Signaling your preferences
Date posted: March 13, 2012
People typically buy things to serve a need. Also, most of us like to serve that need in the least expensive way possible. But N.C. State University economist Mike Walden says there are times when buying meets other objectives.
“We call this conspicuous consumption. And (there are) many examples of it: For example, a business executive might purposely buy a very, very expensive suit in order to signal his status or her status to clients or a builder. Someone who’s in the business of building homes might build a gigantic luxury home — more space than his family or her family needs — in order again to signal their success, signal the fact, ‘Hey, we can buy these, build these big fancy homes.’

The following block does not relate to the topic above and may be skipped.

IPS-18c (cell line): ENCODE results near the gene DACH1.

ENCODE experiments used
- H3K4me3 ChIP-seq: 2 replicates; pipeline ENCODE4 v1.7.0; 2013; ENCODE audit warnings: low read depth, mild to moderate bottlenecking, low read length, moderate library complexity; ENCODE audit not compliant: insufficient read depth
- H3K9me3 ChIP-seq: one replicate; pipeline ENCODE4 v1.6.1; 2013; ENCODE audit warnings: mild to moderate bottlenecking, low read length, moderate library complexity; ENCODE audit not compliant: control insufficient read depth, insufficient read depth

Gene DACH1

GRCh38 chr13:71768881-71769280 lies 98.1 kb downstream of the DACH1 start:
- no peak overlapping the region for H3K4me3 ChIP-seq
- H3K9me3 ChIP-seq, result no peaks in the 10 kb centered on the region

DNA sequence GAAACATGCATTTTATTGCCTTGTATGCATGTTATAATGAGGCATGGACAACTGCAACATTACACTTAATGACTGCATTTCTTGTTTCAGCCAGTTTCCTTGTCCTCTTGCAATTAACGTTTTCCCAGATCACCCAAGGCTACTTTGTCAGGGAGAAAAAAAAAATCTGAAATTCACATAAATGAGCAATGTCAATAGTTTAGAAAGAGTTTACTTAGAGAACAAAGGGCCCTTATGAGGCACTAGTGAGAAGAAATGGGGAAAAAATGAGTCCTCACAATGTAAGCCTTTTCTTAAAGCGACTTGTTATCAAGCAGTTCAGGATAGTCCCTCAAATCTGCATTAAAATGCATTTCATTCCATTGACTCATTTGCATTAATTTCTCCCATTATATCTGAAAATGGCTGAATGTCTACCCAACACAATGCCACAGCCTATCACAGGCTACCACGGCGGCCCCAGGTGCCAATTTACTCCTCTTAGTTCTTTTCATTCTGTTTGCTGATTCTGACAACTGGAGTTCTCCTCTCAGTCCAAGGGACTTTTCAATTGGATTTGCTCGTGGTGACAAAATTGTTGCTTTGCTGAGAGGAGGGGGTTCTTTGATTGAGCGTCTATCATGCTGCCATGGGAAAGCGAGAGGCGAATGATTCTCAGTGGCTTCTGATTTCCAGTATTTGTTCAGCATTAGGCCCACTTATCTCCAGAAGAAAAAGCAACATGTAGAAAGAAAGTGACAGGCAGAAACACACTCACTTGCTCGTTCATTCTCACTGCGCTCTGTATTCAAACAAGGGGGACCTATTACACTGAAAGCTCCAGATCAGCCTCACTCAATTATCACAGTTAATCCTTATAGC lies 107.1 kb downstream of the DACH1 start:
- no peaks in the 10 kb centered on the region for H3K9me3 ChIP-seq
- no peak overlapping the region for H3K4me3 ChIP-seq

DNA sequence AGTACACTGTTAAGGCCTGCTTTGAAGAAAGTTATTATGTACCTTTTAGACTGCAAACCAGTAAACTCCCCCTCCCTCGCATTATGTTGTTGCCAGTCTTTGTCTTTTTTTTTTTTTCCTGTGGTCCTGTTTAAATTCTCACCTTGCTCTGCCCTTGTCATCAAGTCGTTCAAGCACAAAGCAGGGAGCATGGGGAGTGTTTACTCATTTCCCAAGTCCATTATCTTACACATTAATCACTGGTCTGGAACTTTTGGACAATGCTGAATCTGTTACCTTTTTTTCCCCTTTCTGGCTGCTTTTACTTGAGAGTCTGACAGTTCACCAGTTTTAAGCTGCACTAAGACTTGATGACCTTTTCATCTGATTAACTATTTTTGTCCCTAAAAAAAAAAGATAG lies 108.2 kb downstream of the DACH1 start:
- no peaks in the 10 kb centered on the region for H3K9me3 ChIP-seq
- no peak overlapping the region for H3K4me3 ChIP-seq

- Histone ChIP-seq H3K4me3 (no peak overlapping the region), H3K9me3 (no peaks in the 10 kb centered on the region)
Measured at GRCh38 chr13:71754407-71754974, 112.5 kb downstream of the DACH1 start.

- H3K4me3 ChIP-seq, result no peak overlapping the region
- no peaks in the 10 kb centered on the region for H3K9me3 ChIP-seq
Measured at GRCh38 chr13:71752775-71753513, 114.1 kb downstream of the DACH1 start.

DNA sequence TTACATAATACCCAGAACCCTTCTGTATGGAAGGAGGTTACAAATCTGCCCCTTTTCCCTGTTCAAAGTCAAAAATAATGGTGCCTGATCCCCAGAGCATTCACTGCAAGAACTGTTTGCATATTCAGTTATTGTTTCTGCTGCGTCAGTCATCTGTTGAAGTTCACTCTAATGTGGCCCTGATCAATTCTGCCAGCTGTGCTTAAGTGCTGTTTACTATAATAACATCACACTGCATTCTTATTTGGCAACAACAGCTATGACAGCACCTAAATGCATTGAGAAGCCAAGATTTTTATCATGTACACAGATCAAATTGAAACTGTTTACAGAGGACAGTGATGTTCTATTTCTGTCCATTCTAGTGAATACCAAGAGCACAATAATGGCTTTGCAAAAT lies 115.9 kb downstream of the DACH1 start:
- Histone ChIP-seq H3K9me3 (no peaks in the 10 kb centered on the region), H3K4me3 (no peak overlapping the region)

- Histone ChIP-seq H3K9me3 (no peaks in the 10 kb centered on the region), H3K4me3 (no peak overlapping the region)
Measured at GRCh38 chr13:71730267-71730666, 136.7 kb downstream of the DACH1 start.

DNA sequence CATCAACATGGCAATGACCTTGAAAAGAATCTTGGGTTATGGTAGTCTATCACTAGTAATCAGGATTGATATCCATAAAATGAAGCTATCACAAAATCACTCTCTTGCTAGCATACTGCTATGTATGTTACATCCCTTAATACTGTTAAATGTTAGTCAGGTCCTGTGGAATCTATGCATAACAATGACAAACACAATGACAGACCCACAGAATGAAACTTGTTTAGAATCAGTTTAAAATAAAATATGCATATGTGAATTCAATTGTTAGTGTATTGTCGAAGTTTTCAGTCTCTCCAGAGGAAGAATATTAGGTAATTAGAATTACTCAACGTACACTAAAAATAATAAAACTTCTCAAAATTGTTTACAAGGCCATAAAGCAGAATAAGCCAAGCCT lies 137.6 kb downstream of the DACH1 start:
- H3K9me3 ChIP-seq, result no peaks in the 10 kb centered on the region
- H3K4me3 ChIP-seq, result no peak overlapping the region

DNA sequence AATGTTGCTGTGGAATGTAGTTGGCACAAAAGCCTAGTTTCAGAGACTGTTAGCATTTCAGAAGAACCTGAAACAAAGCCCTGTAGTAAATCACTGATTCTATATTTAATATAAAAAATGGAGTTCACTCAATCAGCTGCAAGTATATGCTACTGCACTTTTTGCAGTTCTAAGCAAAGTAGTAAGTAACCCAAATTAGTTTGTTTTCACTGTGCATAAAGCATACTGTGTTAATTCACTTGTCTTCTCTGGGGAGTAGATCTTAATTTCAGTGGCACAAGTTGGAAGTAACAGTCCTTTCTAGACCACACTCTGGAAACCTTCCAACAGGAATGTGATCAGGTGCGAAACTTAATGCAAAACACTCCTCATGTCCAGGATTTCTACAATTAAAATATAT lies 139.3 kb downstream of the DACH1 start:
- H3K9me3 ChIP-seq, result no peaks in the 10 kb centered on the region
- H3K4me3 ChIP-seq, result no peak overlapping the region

“So, this is a quite common motivation. Where it’s come into play recently is with fuel-efficient cars. There’s a new study out that argues that buyers, particularly of hybrid cars, may actually pay more than the value of the hybrid car to themselves — that is, pay more than what they’re ultimately going to save in terms of better fuel efficiency simply to signal to the public that they are in favor of green cars. They’re in favor of saving the environment. They’re in favor of doing things to better the long-run health of the environment.
“So, again, this could be another example of conspicuous consumption. In fact, the researchers of this study found that the average buyer of a hybrid car may be paying a couple of thousand dollars over what they’re going to save in order to fulfill this motivation.”
Category: Economic Perspective